Financial Regulatory Forum

from The Great Debate:

Merkel and Sarkozy are right about a Tobin tax

By Mark Thoma
All opinions expressed are his own.

The financial transactions tax is back in the news today. According to reports, French President Nicolas Sarkozy and German Chancellor Angela Merkel will propose a financial transactions tax in September.

Is this a good idea? It would certainly provide needed revenue to cash strapped governments, but at what cost? Governments must raise revenue somehow, but is this the best way to get the cash they need? Some taxes have a large distortionary effect on economic activity -- with a financial transactions tax, the worry is that investment activity will be curtailed-- and others have a much smaller effect. Some taxes can even make markets work better, e.g. taxes that force firms to internalize pollution costs and other externalities improves the decisions firms make. From society's point of view, they are more, not less efficient. Thus, in designing a tax system, we should look for taxes that provide the most revenue at the least cost.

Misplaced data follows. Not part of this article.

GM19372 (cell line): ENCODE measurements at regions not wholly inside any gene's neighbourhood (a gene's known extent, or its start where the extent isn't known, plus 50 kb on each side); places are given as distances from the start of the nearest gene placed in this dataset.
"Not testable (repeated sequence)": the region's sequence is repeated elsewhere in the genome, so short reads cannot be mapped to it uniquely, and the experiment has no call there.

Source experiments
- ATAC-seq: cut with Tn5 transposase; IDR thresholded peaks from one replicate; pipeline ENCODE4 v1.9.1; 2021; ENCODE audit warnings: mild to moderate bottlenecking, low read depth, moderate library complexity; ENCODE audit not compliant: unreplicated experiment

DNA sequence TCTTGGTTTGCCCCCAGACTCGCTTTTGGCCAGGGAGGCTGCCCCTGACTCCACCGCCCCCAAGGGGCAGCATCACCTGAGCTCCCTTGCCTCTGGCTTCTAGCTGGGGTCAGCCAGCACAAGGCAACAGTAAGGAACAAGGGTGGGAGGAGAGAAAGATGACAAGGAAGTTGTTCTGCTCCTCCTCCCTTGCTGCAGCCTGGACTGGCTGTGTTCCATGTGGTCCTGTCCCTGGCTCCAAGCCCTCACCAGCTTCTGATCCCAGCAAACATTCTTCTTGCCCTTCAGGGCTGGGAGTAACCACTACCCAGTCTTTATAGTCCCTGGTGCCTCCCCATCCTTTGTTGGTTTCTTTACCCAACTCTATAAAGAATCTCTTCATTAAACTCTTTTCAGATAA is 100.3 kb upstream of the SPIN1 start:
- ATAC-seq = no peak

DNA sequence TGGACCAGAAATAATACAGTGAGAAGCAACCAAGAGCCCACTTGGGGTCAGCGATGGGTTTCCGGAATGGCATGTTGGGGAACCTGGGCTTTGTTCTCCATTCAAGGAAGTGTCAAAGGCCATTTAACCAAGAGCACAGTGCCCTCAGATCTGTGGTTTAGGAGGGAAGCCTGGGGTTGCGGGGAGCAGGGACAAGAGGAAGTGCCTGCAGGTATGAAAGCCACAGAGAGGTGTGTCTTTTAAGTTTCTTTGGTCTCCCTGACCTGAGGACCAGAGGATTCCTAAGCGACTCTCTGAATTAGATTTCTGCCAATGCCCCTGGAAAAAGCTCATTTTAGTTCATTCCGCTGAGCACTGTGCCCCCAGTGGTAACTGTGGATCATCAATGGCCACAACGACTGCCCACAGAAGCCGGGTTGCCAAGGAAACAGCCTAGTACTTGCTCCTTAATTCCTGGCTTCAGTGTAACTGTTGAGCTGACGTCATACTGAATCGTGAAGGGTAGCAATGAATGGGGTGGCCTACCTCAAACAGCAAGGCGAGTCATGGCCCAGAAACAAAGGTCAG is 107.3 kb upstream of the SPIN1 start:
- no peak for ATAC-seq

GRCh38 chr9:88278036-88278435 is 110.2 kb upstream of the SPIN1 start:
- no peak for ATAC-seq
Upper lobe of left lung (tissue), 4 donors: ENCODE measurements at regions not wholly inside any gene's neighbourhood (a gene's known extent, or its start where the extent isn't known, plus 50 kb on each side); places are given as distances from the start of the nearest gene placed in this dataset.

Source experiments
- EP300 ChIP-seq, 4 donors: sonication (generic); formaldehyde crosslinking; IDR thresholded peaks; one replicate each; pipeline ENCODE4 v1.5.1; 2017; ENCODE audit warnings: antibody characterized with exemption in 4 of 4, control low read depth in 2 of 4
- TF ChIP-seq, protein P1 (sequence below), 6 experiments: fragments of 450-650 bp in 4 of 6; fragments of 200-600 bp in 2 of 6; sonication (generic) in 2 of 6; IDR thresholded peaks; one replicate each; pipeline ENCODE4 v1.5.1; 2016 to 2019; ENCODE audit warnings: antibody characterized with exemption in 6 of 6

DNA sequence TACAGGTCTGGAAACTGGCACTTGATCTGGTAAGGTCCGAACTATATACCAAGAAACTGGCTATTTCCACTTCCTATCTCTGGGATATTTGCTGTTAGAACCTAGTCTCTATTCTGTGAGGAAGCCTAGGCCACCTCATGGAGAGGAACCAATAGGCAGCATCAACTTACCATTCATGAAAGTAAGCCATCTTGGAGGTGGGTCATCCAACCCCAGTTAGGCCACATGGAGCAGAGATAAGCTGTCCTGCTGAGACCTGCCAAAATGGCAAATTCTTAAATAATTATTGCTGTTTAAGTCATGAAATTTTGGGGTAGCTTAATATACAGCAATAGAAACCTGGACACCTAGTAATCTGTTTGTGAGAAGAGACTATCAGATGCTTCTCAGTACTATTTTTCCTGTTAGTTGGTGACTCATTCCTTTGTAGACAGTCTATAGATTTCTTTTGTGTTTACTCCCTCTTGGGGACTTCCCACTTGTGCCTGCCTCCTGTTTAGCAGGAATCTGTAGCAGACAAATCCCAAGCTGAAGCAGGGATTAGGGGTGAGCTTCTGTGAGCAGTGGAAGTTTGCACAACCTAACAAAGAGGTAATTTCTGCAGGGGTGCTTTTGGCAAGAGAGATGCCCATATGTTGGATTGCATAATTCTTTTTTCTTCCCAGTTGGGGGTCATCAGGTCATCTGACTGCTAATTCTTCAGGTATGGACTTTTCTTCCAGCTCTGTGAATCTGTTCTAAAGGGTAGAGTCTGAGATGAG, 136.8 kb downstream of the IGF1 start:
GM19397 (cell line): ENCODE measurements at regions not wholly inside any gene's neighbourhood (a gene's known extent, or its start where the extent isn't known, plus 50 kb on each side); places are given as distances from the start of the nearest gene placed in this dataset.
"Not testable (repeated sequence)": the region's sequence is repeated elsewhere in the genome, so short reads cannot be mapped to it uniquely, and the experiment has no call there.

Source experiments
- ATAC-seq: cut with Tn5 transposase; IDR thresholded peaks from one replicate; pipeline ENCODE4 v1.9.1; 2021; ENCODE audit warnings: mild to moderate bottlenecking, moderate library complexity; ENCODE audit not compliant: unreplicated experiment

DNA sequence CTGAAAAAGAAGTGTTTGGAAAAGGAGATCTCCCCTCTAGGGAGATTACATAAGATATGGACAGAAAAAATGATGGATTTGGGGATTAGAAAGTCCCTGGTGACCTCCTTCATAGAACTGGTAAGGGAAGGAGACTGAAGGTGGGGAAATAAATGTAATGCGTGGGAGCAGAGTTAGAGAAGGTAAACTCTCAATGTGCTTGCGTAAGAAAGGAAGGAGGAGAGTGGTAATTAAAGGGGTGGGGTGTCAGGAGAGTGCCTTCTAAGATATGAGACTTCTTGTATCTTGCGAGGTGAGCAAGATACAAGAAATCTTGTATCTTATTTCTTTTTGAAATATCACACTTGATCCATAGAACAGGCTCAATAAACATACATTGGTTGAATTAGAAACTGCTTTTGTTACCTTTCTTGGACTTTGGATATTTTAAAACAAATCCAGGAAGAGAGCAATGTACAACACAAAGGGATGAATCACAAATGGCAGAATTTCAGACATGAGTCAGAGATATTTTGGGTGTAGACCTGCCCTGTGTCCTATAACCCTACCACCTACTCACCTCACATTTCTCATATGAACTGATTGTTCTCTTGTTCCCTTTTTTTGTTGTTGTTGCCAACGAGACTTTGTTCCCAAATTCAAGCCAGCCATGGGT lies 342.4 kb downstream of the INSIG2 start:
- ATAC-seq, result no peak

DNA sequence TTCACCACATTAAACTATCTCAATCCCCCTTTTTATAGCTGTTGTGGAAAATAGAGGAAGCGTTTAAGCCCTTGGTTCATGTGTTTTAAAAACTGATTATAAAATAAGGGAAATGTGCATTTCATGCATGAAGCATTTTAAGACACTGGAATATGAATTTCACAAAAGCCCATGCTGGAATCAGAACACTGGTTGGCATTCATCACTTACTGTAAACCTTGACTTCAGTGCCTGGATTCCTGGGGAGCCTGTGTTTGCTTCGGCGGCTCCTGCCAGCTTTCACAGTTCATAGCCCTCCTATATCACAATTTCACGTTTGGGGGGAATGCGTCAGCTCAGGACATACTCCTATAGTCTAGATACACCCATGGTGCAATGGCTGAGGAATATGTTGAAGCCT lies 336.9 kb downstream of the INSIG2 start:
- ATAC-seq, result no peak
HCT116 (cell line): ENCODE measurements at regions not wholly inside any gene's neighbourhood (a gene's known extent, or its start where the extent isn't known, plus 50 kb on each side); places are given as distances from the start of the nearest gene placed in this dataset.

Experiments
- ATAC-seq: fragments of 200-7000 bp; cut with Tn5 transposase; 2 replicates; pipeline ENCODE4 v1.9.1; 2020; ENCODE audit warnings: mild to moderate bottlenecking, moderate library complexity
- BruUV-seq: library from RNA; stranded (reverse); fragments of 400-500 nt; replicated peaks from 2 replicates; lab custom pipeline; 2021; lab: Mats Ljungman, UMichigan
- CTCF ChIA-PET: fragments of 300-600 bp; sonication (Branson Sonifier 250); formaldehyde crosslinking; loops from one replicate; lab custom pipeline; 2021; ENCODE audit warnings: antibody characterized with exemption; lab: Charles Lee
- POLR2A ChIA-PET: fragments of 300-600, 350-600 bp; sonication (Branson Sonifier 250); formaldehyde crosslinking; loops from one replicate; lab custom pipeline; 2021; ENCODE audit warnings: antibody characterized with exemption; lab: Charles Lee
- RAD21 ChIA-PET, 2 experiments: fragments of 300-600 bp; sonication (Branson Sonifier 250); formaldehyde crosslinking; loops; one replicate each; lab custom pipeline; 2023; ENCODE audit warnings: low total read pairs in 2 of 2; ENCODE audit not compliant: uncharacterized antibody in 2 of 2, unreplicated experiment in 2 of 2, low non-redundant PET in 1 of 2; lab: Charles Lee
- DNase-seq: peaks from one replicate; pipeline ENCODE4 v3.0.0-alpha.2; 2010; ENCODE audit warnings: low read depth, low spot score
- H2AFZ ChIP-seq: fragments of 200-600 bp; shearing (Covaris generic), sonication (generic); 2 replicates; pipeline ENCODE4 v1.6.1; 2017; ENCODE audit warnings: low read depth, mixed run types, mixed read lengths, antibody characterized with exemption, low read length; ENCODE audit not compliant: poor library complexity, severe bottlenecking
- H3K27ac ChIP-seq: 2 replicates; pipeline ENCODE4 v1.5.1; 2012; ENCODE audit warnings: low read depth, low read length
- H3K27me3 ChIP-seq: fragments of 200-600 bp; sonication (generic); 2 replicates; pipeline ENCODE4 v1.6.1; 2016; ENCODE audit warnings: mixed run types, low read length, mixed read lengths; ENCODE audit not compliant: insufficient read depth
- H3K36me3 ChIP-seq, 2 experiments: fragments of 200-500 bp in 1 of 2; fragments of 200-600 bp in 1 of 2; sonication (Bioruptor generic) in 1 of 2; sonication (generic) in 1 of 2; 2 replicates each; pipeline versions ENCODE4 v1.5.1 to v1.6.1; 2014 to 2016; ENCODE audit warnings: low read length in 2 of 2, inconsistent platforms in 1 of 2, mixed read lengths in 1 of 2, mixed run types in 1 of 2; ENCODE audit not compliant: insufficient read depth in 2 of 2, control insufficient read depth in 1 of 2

So is a financial transactions tax a highly distortionary, costly tax? The answer is no. The tax would discourage short-term speculative activity, but much of this activity provides little social value. It pushes money around among winners and losers, and traders like it for that reason, but if this activity is discouraged through taxation it would have little effect on long-term investment decisions by firms. For example, one thing this would discourage is high frequency computer trading to exploit minute differences in prices. Does it really matter for long-term investment if these differences persist for a few seconds or minutes more?

In fact, there's even an argument that this tax will improve the efficiency of financial markets. The late economist James Tobin, the originator of the tax, argued that speculative activity causes harmful fluctuations in financial markets. For example, pursuit of speculative gains can cause firms to increase leverage, and if a financial crisis hits it can be very disruptive to the economy when firm are forced to unwind that leverage quickly. That wouldn't be so much of a problem if the costs fell only on those making the decision to take on so much leverage. But, unfortunately, as we have seen in this crisis, the costs can be very large and spread beyond the firms and individuals making the decision to take on so much risk. Thus, just as with pollution there are externalities -- costs that fall on the innocent -- and to the extent that a transactions tax forces firms to internalize the costs of their decisions, it improves rather than hinders the efficiency of financial markets.